Note the repetition of God saying “I will,” both here and in Haggai 2:19, 21, 22, 23. God is an I will God: a God of purpose, passion, persistence and power. HE WILL!! But how about us? In the power of his Spirit are we I will people? Well, let me say this—it’s not about us. It’s not about our plans, power, will, ideas, or accomplishments. Rather, it’s about us seeing and being motivated by a vision of what God has promised that he will accomplish through us:

“The glory of this present house will be greater than the glory of the former house,” says the LORD Almighty. “And in this place I will grant peace,” declares the LORD Almighty. (Haggai 2:9)

It’s about what God has done and will yet do, and about our willingness to do it with him. Look, we have no idea exactly what God will yet do. As those Jews worked on the temple, they had no idea how God would fulfill his promise of greater glory. They had no idea that over 550 years later the Lord Jesus would walk into that temple and his personal presence—the presence of God in the flesh—would infuse that space with a glory far greater than the Shekinah glory of God present in Solomon’s temple. They certainly did not understand the greater glory of the ultimate temple—the body of Christ, in which the living Lord dwells by his Spirit in his people. We are that temple, and we are called to choose to be willing to participate with Christ in the work he is doing in and through that temple!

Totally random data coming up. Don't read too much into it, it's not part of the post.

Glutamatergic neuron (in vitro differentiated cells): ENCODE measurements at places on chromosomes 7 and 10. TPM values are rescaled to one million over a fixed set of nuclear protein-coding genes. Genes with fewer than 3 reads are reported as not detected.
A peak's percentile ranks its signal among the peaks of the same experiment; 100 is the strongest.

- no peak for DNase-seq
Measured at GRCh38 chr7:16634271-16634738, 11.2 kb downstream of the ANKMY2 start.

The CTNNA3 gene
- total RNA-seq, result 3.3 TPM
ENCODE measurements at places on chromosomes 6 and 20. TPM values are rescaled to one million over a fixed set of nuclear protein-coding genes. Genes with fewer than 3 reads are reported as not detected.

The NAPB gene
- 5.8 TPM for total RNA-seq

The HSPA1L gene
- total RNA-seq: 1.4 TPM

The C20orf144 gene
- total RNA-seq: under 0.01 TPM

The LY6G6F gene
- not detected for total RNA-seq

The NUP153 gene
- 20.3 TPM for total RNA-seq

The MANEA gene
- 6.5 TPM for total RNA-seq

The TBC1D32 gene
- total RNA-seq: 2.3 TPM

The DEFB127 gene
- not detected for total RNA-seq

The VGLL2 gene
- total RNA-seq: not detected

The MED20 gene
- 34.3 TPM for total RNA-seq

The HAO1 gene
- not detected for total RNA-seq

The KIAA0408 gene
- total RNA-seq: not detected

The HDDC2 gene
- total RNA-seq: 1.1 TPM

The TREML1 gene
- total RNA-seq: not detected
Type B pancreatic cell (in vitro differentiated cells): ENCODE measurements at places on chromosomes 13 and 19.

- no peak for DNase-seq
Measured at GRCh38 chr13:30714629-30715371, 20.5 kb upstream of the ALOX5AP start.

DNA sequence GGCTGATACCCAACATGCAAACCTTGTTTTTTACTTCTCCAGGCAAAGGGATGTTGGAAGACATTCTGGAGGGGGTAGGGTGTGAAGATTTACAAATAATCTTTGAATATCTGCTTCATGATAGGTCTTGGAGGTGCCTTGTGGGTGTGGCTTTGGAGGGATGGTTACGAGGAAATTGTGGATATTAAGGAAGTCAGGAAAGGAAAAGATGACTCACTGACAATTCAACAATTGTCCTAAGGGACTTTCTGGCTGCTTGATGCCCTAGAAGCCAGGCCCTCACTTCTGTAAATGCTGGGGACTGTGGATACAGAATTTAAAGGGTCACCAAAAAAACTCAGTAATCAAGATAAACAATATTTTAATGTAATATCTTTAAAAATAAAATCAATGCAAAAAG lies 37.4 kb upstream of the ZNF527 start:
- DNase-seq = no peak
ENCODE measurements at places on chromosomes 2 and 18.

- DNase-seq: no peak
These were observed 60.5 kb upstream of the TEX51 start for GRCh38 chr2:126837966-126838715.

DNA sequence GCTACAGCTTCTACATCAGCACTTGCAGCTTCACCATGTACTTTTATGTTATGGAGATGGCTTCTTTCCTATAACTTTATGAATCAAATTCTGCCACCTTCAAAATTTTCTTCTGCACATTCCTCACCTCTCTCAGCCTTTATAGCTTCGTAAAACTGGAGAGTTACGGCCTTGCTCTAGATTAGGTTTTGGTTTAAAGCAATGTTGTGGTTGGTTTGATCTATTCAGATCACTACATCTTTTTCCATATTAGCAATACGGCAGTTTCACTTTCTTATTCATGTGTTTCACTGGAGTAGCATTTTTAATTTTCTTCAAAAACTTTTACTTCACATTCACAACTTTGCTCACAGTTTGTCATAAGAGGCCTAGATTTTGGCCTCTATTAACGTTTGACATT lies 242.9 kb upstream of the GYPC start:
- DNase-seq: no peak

And so we are challenged to trust God, leaning into what he will accomplish in and through us. Even if we never see the finished product, we’re privileged to help lay the foundation.

Let us, therefore, hear and submit to the Lord:

I will instruct you and teach you in the way you should go; I will counsel you and watch over you. Do not be like the horse or the mule, which have no understanding but must be controlled by bit and bridle or they will not come to you. (Psalm 32:8-9)